Spring is already here, and summer is fast approaching. What does this mean for you and your multifamily? Well, in many cases, the summer months indicate more tenant turnover than any other time of the year! If you find yourself with a lot of pending departures at your apartment community, you may be wondering what you can do to get the unit occupied again most quickly, but also, what you will do in the time that it sits vacant. Because renovating units that are occupied is not fun for any property manager to coordinate, turnover is a great time to take advantage of unit turns. Below we have put together a few thoughts and facts that may help you reduce your costs during the spring and summer turnover seasons, and also take advantage of renovation services that will yield bigger rent bumps (and better ROI) through the end of the year and on.
Reasons to turn units upon tenant departure this spring:
- Preserve the reputation and integrity of your property
- Upgrades will attract more qualified and better residents
- Tax advantages and credits in renovating your property
- Amortizing costs with the intention to then sell the building
As an owner or operator of an apartment community, how can you keep turnover costs low?
There is no avoiding the fact that turnover rates, no matter where you are, stay around 50% across the nation for apartment communities. With this, property managers and owners are facing the same struggle in trying to reduce the costs of turnover. Ultimately, the only way to get around costs from turnovers is to avoid them altogether. Your efforts in keeping residents satisfied and happy in their apartment and your community should always be your highest priority. Whether this means high-tech shared amenities or new appliances in the units, this depends entirely on the demographic you serve. But, even if you have mastered tenant retention, there is no way to get around at least some resident turnover. As you probably know very well, every moment that your unit sits vacant means money flying out the door. Empty units are a property manager’s worst nightmare. Here are some tips in reducing the burden of tenant turnover, and instead, utilizing the opportunity to capture better ROI:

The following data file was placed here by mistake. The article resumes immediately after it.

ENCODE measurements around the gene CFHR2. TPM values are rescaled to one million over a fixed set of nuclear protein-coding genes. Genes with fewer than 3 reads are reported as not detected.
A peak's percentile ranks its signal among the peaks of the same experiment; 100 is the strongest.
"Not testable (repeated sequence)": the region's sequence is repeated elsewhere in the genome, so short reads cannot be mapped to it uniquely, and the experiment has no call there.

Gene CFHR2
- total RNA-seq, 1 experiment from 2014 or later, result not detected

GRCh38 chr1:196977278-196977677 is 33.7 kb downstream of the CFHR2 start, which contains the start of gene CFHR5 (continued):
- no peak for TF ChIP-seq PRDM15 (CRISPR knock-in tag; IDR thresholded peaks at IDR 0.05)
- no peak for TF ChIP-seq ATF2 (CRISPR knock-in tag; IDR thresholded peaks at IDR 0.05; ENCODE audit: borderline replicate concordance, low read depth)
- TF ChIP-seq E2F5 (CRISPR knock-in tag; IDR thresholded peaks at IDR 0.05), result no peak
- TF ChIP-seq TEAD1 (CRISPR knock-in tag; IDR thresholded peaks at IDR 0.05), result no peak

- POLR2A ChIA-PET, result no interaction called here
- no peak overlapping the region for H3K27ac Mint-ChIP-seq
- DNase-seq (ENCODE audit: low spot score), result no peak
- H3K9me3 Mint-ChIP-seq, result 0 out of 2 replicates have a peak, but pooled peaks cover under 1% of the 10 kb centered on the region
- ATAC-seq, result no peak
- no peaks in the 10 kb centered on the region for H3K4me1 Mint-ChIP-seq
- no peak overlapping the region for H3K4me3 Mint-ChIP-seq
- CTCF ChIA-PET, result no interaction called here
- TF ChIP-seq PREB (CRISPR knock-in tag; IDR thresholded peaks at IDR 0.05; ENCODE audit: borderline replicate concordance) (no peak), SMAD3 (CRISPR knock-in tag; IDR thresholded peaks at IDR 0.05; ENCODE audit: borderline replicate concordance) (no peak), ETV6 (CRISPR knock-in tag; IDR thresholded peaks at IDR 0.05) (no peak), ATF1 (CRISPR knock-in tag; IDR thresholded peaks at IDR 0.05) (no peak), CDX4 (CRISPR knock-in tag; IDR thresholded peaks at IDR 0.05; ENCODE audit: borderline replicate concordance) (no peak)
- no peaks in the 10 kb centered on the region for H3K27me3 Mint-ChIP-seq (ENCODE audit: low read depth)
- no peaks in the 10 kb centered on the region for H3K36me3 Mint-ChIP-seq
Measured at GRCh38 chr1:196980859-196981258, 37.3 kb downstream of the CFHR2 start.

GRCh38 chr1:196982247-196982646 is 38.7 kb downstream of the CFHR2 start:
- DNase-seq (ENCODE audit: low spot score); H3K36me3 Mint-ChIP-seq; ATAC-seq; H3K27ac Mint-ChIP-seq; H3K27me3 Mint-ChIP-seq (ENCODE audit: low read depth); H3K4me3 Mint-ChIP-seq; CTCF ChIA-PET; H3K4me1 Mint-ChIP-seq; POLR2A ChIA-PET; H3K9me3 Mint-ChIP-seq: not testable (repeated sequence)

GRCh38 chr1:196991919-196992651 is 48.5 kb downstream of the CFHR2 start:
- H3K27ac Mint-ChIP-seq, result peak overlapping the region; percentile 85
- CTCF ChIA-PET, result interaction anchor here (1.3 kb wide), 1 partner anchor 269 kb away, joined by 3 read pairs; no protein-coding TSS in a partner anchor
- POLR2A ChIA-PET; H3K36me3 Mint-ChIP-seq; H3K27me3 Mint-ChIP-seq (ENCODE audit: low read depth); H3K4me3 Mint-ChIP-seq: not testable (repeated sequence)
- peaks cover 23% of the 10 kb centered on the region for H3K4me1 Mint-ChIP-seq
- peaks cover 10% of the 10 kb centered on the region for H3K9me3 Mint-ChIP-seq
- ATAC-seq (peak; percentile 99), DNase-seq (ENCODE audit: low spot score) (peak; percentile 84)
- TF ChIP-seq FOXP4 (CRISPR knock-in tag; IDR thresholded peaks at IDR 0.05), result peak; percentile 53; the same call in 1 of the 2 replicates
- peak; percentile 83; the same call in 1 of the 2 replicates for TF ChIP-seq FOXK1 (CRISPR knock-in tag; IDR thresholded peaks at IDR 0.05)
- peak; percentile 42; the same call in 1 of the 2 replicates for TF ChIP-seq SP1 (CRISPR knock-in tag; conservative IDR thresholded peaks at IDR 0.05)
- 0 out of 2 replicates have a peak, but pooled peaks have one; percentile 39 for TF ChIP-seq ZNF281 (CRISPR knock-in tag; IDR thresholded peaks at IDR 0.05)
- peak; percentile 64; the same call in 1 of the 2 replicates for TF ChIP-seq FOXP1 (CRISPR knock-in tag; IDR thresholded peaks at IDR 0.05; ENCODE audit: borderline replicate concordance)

- Coordinate the timing of departures: If you have a large handful of departures all scheduled for the end of the month (which many are), and you have a small maintenance team of 4 or 5 employees, the time it will take to get all of these units back online will increase exponentially. In some cases, you won’t be touching some of these units until weeks after they are vacant. Rather than allow departures to stack up in one time period, control the departures by staggering move out dates across the month.
- Improve renovations and maintenance: As mentioned above, time is money. What incentives can you offer your vendors and maintenance crew to move “with the quickness?” Some property managers are using competitions and ranking systems to motivate turnover crews to work harder and faster.
- Stay ahead of the game: Rather than reacting to departures on a month by month basis, start anticipating the pattern for potential vacancies long before they take place. By creating a road-map for the year, you will be able to better anticipate some of the marketing it will take to get these units filled. By doing this, you can ACT before the month of vacancies arrives and in turn cut down the time it will take to get new residents in. Looking forward will allow you to constantly shift marketing efforts as needed!
Unit Turn Solutions that Will Mean Better ROI